School districts in the East Valley are working the numbers to figure how much they will have to pay utilities, pay teachers next year or spend on textbooks.
But they don’t know for certain yet how much money will be available.
As the Legislature and Gov. Jan Brewer continue to battle over Arizona’s Medicaid plan, the state budget is on hold.
“That’s slowed things down and made it hard on all school districts in providing information to school boards on how much money they’re getting. It’s been frustrating in that respect,” Gilbert Superintendent Dave Allison told the board last week.
Public school districts and charter schools receive funding based on a formula set by the state. That formula roughly uses enrollment and the amount of money allocated to education to determine how much per student funding is available.
But so far, the only firm proposal the schools know about is the one Brewer set forth, and rumors that the state will meet a court order to fund a 2 percent increase voters approved to take place annually more than a decade ago.
“Everybody is keeping really close watch on what’s going on downtown,” said Mesa Unified School District spokeswoman Helen Hollands. “Mesa gave out all our 13-14 (school year) contracts based on the 12-13 salary schedule with the understanding that once the budget was passed, any addendum would be issued. You have to get teachers out at contract, particularly before they get off contract. You want them to commit to the next year, hopefully prior to leaving.”
With the recession, millions have been cut from public education in Arizona in the past few years. Teacher salaries have been frozen. Class sizes have increased. And in some cases, classes – such as art or music – have been decreased or eliminated at some grade levels.
Some districts have also seen the loss of the maintenance and budget override renewals. Districts can ask voters to approve overrides, where property owners pay additional taxes to give more money to their local schools.
The Chandler Unified School District could dip into its contingency funds again, said co-CFO Joel Wirth. But school leaders are trying to keep as much of it in place for the future, when the district stops adding students.
Next year, Wirth said the district is budgeting for an additional 750 students.
“We don’t know if the state is going to give us the money for the things we’re going to do. Utilities and supplies go up (in cost). We are planning right now, if there is no additional state funding, we will use contingency,” Wirth said.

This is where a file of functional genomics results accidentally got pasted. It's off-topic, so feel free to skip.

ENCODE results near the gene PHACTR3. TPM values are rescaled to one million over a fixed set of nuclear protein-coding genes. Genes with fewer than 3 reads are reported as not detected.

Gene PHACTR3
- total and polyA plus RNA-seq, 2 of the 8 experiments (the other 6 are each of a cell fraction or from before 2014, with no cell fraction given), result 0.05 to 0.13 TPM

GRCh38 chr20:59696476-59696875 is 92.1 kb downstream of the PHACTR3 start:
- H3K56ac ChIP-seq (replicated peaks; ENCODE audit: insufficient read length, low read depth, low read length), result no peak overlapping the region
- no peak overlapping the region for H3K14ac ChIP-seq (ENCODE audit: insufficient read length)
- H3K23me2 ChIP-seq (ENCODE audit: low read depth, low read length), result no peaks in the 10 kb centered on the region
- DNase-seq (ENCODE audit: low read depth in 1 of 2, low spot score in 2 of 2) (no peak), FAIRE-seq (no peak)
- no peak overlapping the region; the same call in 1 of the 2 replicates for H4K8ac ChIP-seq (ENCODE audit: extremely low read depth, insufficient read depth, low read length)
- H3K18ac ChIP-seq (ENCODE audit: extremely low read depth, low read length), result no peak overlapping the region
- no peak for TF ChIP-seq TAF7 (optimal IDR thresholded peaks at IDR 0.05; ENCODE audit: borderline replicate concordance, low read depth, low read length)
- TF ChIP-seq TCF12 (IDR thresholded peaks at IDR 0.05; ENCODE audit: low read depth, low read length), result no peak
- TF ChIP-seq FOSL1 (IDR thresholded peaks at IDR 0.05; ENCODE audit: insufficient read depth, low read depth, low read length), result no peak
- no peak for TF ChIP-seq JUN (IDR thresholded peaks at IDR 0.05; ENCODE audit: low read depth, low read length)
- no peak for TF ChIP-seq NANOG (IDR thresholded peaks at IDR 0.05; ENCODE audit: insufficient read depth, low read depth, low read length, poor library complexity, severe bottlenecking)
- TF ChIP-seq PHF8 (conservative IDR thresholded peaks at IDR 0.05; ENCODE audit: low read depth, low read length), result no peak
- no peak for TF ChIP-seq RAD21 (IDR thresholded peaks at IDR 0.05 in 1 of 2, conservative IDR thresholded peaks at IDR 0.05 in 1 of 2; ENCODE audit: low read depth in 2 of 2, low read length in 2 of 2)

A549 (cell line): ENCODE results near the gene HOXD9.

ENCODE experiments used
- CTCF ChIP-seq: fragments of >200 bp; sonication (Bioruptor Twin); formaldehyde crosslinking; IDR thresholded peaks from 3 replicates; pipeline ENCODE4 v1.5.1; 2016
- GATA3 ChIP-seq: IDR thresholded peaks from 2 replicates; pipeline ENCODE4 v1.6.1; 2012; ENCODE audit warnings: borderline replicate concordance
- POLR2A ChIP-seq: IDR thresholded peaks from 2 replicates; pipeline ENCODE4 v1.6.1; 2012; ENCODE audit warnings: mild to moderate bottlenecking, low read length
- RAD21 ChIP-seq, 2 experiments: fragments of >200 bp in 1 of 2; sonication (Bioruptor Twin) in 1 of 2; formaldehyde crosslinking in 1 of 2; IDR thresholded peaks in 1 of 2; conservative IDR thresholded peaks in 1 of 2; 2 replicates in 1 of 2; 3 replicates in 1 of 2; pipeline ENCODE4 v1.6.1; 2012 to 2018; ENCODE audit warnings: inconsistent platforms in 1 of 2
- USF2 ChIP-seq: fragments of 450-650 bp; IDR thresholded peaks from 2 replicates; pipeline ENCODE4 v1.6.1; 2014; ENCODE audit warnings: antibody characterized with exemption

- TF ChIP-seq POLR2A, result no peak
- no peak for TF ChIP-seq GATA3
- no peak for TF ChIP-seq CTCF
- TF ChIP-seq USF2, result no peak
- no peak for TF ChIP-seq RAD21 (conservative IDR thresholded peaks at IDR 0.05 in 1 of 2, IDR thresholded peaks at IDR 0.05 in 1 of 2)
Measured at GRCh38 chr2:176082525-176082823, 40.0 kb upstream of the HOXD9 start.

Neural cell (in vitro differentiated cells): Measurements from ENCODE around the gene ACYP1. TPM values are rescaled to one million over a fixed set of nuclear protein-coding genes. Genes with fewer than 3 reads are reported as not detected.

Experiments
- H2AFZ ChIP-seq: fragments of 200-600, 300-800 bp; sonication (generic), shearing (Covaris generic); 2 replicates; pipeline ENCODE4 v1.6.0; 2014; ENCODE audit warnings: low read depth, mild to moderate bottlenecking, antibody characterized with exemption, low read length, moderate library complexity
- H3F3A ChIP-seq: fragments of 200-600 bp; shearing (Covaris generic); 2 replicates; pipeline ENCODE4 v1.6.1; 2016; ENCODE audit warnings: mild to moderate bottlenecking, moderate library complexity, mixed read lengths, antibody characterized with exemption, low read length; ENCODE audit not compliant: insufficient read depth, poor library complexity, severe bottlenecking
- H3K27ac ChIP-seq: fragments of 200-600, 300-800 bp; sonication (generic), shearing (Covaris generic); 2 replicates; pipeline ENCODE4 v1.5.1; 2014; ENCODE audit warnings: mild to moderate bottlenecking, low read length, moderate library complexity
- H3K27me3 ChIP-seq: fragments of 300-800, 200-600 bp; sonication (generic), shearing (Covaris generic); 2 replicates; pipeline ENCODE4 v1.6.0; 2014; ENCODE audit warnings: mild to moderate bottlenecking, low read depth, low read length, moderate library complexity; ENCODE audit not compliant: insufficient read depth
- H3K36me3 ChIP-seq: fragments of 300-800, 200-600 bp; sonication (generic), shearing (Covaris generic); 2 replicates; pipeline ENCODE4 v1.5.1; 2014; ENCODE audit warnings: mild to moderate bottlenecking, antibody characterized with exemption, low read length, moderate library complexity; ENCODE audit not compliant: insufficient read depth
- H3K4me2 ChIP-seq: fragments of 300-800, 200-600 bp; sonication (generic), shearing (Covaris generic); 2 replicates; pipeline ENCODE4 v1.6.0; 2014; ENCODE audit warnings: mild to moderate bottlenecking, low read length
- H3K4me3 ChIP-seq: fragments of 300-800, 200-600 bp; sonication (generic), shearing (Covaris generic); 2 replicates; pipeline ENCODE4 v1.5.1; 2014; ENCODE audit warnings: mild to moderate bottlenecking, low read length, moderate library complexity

The district also has a maintenance and operations budget override on the November ballot. It is currently has a 10 percent override in place – which gives the district $18 million each year. It is seeking a 15 percent override, to give the district an additional $27 million each year. Voters turned down the override request last November, but the district has another chance to request it before it starts to decrease.
Some school boards have made decisions despite the uncertainty.
Higley Unified School District teachers will receive an additional $350 next year. Gilbert Unified School District teachers will see their salary schedule – the calculations used to determine how much each teacher gets paid – increase 3 percent.
Mesa Superintendent Mike Cowan told staff in a letter that district will propose an increase of about 3 percent for all employees next year, based on preliminary figures.
“While the budget process is certainly not done, as the governor and legislators work through a number of their priorities, I am pleased to announce that we are working on a plan for next year that will offer approximately 3 percent additional compensation for our employees. Following the salary increase of 2 to 2.2 percent last year, we are excited to have the resources and a relatively stable economic forecast to assemble a budget that would accommodate such an option this year,” he wrote.
But for many East Valley teachers, a salary increase doesn’t necessarily mean more money in their pockets. Many will pay more for health insurance and all school employees will also pay more into the state retirement system next fiscal year, which begins July 1. Each state employee who qualifies is required to contribute 11.54 percent of his or her salary into the Arizona State Retirement System next year, increase from last year’s 11.15 percent.
School boards are required to have a final budget to the state by July 15.